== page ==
Or you could just lie and cheat.
After Harvard Business School researcher Francesa Gino reported in 2011 that that highly creative people are more likely to engage in unethical activities, she began to wonder whether dishonesty could actually enhance creativity. Her latest paper suggests the answer is yes.
“This research shows that the sentiment expressed in the common saying ‘rules are meant to be broken’ is at the root of both creative performance and dishonest behavior,” Gino and co-author Scott Wiltermuth write in the journal Psychological Science. “It also provides new evidence that dishonesty may therefore lead people to become more creative in their subsequent behaviors.”
Gino and Wiltermuth provide evidence for this thesis in the form of five experiments. In one, 153 people recruited online were instructed to quickly scan a series of numbers to find combinations that added up to 10. Afterwards, they reported how well they did, aware that if they were randomly selected to receive a bonus, they would earn $1 for each correct solution.
They then completed the Remote Association Task, a well-known test of creative thinking in which participants are presented with three words and instructed to find a fourth that logically links to all three. (One example: The words are sore, shoulder, and sweat, and the fourth word is cold.)
Nearly 59 percent of participants overstated the number of problems they had solved on the numbers test. These cheaters performed better than their honest counterparts on the subsequent creativity task. What’s more, their advantage remained even after researchers took into account their performance on an earlier, different test of creative thinking.
A second experiment featured 101 university students. They, too, displayed their creative-thinking skills in the Remote Association Task. But they began by answering 20 multiple-choice problems, presented one by one on a computer screen.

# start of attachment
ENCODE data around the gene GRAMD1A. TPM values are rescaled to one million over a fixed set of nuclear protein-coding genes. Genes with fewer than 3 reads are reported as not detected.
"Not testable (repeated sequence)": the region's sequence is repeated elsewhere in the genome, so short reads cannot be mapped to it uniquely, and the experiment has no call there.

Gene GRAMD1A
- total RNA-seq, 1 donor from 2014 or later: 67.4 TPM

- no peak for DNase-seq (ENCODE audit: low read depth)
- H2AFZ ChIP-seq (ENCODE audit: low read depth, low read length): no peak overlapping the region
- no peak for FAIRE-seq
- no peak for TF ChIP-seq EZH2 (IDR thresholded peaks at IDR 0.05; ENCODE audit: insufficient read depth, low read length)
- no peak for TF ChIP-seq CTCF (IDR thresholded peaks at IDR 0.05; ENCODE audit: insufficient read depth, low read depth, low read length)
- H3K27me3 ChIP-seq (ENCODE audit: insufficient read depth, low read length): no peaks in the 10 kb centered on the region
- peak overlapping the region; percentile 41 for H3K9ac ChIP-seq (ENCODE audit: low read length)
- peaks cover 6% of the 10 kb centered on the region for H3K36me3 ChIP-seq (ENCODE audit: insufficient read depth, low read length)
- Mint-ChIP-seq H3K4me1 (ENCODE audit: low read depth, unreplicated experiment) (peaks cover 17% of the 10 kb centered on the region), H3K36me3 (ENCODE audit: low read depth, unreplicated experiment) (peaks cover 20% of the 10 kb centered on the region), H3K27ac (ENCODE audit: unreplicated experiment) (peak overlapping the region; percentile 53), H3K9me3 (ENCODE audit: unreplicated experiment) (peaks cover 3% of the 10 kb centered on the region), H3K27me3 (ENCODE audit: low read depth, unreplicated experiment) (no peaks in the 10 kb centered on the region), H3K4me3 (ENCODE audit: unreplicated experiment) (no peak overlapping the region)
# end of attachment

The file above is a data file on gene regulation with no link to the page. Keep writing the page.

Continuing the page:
Half were told that, due to a computer glitch, the correct answer would appear on the screen unless they stopped it by pressing the space bar as soon as the problem appeared. They were urged to do so in the name of honesty. Researchers used the number of times they did not as a measure of cheating.
Fifty-one of the 53 participants who had an opportunity to cheat did so. Those dishonest people did better on the creative-thinking test than their counterparts who had no opportunity to cheat.
“These results indicate that cheating increased creativity on a subsequent task,” the researchers write. A subsequent experiment provided evidence that acting dishonestly left participants to “feel unconstrained by rules,” which helped them think more creatively.
At least theoretically, this dynamic could continue indefinitely in a circular fashion, Gino and Wiltermuth conclude. “By acting dishonestly,” they write, “people become more creative, which allows them to come up with more creative justifications for their immoral behavior, and therefore more likely to behave dishonestly.”
So the next time you get caught lying or cheating, try this novel defense: “I was just priming my creativity.” Chances are it won’t get you off the hook, but you will get points for being, well, creative.